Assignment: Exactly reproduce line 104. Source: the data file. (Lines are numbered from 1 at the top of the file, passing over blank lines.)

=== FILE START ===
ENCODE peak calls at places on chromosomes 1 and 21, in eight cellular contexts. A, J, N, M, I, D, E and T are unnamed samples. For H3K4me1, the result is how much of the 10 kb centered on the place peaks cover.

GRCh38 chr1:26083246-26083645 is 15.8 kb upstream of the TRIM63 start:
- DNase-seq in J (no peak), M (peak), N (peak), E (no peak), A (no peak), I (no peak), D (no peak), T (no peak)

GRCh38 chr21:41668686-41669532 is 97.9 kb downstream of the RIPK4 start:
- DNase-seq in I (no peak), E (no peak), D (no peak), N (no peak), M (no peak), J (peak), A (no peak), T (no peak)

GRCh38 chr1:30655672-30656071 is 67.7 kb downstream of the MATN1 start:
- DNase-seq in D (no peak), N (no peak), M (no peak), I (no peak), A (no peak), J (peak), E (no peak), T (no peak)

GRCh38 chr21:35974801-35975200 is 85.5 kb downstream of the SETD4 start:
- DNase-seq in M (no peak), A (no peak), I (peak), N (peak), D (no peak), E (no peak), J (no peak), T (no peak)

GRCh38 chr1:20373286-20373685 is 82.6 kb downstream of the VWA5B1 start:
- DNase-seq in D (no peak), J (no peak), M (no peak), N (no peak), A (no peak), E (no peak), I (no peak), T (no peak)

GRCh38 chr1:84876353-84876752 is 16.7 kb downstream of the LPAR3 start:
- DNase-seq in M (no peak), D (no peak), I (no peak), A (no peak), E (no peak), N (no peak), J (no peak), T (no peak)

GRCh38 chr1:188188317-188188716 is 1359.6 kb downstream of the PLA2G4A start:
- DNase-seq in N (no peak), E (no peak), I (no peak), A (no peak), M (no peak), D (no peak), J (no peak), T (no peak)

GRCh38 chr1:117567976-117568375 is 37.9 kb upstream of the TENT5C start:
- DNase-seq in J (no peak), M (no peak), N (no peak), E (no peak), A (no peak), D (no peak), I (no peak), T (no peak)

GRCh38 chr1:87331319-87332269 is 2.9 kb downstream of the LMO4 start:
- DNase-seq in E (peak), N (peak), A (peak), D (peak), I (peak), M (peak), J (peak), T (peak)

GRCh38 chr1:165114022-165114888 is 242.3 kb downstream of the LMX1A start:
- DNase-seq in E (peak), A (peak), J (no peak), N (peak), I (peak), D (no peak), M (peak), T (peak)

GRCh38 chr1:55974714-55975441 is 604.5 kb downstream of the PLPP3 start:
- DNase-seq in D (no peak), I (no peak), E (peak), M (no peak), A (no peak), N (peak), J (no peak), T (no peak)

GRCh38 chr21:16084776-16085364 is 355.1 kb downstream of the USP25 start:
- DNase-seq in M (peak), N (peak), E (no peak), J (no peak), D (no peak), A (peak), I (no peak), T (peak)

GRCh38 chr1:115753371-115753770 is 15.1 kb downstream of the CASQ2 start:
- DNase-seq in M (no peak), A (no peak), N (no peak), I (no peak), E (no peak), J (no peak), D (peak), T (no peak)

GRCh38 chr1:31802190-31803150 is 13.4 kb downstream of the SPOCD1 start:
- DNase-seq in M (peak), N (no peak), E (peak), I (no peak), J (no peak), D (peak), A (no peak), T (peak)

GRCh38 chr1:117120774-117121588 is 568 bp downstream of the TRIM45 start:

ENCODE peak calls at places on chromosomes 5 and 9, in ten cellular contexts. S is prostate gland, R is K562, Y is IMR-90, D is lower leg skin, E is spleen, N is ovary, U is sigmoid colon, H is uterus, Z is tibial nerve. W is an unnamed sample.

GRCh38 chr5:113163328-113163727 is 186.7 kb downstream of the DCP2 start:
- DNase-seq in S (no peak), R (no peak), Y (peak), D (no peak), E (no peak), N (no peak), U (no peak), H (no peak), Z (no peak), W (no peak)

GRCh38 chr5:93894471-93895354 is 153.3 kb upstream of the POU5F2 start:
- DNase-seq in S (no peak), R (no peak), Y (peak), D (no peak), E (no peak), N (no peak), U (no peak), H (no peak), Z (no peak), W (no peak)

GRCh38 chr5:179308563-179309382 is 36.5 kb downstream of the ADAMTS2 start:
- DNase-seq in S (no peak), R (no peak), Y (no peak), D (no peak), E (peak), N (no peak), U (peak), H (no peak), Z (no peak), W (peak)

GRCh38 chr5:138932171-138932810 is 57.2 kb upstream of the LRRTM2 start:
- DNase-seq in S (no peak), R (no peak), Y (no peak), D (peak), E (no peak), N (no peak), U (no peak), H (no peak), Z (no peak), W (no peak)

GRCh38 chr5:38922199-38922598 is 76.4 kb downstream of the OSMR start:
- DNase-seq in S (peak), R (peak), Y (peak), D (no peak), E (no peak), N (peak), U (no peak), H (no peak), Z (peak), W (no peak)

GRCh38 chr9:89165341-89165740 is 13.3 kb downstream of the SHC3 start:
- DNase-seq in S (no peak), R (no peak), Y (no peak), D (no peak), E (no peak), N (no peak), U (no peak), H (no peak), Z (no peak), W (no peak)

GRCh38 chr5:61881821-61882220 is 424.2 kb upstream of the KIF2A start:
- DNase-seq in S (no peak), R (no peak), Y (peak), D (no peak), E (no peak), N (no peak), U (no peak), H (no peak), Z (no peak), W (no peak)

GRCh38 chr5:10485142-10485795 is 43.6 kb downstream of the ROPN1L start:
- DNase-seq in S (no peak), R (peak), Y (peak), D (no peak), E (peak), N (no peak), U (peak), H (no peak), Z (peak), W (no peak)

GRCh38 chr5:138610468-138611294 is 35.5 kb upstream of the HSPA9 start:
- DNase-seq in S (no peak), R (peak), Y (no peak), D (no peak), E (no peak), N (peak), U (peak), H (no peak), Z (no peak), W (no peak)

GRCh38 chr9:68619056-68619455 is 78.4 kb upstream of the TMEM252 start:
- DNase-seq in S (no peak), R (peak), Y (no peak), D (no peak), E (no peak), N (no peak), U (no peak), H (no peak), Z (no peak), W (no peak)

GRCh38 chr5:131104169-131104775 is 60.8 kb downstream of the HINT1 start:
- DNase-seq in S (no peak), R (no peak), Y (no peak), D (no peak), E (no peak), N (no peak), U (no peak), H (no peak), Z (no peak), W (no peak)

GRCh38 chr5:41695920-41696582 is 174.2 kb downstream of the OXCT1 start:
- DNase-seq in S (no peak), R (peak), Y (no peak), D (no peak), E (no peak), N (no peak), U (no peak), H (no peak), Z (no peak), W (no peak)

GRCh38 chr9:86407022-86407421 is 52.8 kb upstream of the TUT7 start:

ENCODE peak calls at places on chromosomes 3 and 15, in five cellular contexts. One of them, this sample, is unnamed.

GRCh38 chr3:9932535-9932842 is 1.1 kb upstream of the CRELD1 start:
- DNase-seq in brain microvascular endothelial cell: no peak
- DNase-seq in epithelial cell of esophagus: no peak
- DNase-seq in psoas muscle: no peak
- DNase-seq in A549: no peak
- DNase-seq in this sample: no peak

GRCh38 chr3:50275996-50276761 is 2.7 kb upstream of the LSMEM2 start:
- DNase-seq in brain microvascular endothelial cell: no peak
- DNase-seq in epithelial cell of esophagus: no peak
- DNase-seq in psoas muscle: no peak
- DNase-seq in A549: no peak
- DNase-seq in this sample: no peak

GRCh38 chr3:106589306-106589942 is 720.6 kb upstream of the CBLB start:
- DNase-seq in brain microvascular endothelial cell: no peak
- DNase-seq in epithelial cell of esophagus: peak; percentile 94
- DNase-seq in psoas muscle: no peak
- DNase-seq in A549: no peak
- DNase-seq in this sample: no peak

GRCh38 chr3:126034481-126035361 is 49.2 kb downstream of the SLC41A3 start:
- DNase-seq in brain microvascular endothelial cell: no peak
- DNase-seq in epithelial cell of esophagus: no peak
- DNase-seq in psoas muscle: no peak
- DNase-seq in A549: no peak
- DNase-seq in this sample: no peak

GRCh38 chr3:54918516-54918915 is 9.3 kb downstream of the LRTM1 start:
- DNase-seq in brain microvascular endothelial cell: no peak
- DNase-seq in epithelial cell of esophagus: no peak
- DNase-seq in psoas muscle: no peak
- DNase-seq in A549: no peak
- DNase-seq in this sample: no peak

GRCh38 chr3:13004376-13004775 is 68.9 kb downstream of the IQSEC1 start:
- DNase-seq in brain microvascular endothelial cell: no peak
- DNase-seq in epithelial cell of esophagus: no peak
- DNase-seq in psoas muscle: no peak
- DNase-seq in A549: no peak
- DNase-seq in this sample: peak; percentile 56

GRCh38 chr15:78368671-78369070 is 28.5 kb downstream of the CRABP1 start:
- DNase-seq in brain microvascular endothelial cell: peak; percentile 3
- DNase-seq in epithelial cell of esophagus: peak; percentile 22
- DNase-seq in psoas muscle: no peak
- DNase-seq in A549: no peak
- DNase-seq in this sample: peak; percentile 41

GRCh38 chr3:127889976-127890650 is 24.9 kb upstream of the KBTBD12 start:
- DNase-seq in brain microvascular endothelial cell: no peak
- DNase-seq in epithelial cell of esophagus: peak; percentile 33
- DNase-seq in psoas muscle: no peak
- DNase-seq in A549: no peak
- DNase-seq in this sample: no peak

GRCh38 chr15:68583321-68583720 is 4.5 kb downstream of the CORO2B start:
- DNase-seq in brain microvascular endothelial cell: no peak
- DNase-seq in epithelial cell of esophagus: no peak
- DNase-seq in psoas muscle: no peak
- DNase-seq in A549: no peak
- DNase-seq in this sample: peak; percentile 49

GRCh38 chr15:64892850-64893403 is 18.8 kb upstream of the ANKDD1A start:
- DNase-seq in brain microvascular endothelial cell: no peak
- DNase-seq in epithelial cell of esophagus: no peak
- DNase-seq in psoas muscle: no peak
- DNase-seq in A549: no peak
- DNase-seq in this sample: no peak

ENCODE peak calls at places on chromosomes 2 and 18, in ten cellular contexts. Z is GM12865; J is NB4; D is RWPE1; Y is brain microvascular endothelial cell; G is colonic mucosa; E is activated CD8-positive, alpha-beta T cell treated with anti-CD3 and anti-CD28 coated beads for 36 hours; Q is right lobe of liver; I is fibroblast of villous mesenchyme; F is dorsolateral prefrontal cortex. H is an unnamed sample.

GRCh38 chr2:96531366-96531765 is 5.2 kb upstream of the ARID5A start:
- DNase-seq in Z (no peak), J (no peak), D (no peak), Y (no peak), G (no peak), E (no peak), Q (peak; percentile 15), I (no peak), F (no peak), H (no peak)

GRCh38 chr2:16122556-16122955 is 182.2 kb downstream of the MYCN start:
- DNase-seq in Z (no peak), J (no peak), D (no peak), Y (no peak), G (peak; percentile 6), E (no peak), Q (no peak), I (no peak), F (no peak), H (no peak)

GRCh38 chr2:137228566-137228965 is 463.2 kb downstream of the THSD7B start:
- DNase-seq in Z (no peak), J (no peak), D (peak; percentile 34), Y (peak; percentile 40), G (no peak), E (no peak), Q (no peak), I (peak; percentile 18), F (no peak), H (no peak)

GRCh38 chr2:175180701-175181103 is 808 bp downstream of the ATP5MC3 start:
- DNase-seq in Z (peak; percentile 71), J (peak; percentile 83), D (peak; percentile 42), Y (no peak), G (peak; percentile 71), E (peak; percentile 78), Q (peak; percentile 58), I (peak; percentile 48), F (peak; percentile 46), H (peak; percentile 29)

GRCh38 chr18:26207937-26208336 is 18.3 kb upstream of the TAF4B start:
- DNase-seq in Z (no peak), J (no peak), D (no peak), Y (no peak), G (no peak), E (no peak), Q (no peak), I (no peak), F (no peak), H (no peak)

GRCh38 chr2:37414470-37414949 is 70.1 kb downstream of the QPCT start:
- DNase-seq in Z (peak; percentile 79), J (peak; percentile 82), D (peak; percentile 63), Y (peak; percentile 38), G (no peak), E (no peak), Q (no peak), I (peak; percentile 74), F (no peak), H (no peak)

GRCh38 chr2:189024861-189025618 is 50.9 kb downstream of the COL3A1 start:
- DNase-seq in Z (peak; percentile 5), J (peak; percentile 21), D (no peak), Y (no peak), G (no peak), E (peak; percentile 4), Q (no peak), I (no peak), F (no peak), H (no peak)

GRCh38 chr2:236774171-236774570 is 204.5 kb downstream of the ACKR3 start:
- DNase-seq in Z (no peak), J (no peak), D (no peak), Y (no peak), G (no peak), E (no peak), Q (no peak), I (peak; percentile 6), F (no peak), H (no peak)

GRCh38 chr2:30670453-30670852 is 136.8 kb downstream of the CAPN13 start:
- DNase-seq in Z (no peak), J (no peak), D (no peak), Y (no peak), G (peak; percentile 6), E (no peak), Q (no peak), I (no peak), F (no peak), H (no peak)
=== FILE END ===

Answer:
- DNase-seq in A549: no peak